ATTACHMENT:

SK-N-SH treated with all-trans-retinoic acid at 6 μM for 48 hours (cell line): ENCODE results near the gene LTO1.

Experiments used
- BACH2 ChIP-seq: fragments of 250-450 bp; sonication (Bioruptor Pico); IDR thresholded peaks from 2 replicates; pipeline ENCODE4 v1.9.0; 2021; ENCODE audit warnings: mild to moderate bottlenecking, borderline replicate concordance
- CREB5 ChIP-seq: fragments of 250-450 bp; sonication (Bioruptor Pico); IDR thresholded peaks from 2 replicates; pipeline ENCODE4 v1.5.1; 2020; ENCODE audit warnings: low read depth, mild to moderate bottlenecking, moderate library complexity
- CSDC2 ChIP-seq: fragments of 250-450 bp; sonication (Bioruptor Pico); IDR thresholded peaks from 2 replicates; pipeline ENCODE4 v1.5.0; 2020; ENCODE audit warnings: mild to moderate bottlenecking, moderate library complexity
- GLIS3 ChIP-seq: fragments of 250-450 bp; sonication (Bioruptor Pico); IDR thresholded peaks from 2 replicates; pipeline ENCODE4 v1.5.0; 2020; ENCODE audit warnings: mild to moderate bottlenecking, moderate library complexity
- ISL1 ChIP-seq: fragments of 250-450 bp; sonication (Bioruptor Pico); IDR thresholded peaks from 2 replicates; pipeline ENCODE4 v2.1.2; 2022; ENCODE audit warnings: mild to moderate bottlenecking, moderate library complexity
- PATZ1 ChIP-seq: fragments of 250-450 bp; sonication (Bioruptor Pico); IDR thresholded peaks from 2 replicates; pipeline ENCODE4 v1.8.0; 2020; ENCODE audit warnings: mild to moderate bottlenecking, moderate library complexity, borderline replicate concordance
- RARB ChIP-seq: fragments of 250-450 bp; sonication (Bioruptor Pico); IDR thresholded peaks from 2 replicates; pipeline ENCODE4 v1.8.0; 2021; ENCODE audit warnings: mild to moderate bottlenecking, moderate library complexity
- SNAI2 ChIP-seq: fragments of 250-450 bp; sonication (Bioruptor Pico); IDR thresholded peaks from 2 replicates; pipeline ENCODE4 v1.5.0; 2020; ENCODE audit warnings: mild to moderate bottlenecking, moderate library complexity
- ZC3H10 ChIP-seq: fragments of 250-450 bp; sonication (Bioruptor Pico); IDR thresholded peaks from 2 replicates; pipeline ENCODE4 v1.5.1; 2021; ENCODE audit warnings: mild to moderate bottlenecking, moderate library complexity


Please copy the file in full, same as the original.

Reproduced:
SK-N-SH treated with all-trans-retinoic acid at 6 μM for 48 hours (cell line): ENCODE results near the gene LTO1.

Experiments used
- BACH2 ChIP-seq: fragments of 250-450 bp; sonication (Bioruptor Pico); IDR thresholded peaks from 2 replicates; pipeline ENCODE4 v1.9.0; 2021; ENCODE audit warnings: mild to moderate bottlenecking, borderline replicate concordance
- CREB5 ChIP-seq: fragments of 250-450 bp; sonication (Bioruptor Pico); IDR thresholded peaks from 2 replicates; pipeline ENCODE4 v1.5.1; 2020; ENCODE audit warnings: low read depth, mild to moderate bottlenecking, moderate library complexity
- CSDC2 ChIP-seq: fragments of 250-450 bp; sonication (Bioruptor Pico); IDR thresholded peaks from 2 replicates; pipeline ENCODE4 v1.5.0; 2020; ENCODE audit warnings: mild to moderate bottlenecking, moderate library complexity
- GLIS3 ChIP-seq: fragments of 250-450 bp; sonication (Bioruptor Pico); IDR thresholded peaks from 2 replicates; pipeline ENCODE4 v1.5.0; 2020; ENCODE audit warnings: mild to moderate bottlenecking, moderate library complexity
- ISL1 ChIP-seq: fragments of 250-450 bp; sonication (Bioruptor Pico); IDR thresholded peaks from 2 replicates; pipeline ENCODE4 v2.1.2; 2022; ENCODE audit warnings: mild to moderate bottlenecking, moderate library complexity
- PATZ1 ChIP-seq: fragments of 250-450 bp; sonication (Bioruptor Pico); IDR thresholded peaks from 2 replicates; pipeline ENCODE4 v1.8.0; 2020; ENCODE audit warnings: mild to moderate bottlenecking, moderate library complexity, borderline replicate concordance
- RARB ChIP-seq: fragments of 250-450 bp; sonication (Bioruptor Pico); IDR thresholded peaks from 2 replicates; pipeline ENCODE4 v1.8.0; 2021; ENCODE audit warnings: mild to moderate bottlenecking, moderate library complexity
- SNAI2 ChIP-seq: fragments of 250-450 bp; sonication (Bioruptor Pico); IDR thresholded peaks from 2 replicates; pipeline ENCODE4 v1.5.0; 2020; ENCODE audit warnings: mild to moderate bottlenecking, moderate library complexity
- ZC3H10 ChIP-seq: fragments of 250-450 bp; sonication (Bioruptor Pico); IDR thresholded peaks from 2 replicates; pipeline ENCODE4 v1.5.1; 2021; ENCODE audit warnings: mild to moderate bottlenecking, moderate library complexity